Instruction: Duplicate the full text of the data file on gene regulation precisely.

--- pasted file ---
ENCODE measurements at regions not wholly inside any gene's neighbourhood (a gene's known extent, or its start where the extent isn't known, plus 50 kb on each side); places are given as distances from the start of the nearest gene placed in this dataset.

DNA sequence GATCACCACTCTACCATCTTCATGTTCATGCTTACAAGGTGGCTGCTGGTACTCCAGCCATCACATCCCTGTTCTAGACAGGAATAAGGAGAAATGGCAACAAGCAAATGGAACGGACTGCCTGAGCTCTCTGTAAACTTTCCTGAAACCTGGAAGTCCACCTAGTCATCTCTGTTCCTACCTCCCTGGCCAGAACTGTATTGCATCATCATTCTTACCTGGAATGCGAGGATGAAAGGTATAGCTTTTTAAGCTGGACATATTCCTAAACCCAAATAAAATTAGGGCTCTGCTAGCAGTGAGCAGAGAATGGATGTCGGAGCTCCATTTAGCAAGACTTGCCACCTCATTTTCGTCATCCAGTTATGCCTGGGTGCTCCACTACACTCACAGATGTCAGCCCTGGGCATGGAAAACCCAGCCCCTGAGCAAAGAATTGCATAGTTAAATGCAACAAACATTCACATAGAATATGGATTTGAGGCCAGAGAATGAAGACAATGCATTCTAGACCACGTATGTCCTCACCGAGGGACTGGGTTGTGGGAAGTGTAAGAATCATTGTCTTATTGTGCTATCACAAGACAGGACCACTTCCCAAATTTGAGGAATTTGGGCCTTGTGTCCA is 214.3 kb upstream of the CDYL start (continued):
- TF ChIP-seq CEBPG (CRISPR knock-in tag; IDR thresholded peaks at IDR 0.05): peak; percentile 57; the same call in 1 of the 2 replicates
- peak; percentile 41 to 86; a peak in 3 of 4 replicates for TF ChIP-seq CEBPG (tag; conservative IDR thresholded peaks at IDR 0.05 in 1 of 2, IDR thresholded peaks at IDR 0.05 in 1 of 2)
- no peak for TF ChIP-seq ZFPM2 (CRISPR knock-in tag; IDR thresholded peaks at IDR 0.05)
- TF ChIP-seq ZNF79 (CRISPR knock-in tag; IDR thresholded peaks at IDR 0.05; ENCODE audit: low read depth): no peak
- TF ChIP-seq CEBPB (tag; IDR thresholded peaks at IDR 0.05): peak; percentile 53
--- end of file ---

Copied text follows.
ENCODE measurements at regions not wholly inside any gene's neighbourhood (a gene's known extent, or its start where the extent isn't known, plus 50 kb on each side); places are given as distances from the start of the nearest gene placed in this dataset.

DNA sequence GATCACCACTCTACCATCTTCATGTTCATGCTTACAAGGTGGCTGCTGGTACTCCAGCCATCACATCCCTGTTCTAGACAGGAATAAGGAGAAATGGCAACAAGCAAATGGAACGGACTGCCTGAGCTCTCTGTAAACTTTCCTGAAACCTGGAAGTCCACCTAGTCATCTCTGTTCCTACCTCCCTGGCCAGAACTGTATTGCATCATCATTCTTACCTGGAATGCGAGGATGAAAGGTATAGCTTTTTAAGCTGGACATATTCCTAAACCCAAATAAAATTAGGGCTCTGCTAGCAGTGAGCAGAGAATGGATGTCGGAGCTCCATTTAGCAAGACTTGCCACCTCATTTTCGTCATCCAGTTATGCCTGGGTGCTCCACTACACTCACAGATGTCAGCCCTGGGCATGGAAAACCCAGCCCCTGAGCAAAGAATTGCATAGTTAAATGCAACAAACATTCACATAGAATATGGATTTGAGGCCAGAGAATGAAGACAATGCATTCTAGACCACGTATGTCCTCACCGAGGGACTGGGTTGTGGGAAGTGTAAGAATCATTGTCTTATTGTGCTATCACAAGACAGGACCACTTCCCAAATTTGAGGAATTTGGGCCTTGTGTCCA is 214.3 kb upstream of the CDYL start (continued):
- TF ChIP-seq CEBPG (CRISPR knock-in tag; IDR thresholded peaks at IDR 0.05): peak; percentile 57; the same call in 1 of the 2 replicates
- peak; percentile 41 to 86; a peak in 3 of 4 replicates for TF ChIP-seq CEBPG (tag; conservative IDR thresholded peaks at IDR 0.05 in 1 of 2, IDR thresholded peaks at IDR 0.05 in 1 of 2)
- no peak for TF ChIP-seq ZFPM2 (CRISPR knock-in tag; IDR thresholded peaks at IDR 0.05)
- TF ChIP-seq ZNF79 (CRISPR knock-in tag; IDR thresholded peaks at IDR 0.05; ENCODE audit: low read depth): no peak
- TF ChIP-seq CEBPB (tag; IDR thresholded peaks at IDR 0.05): peak; percentile 53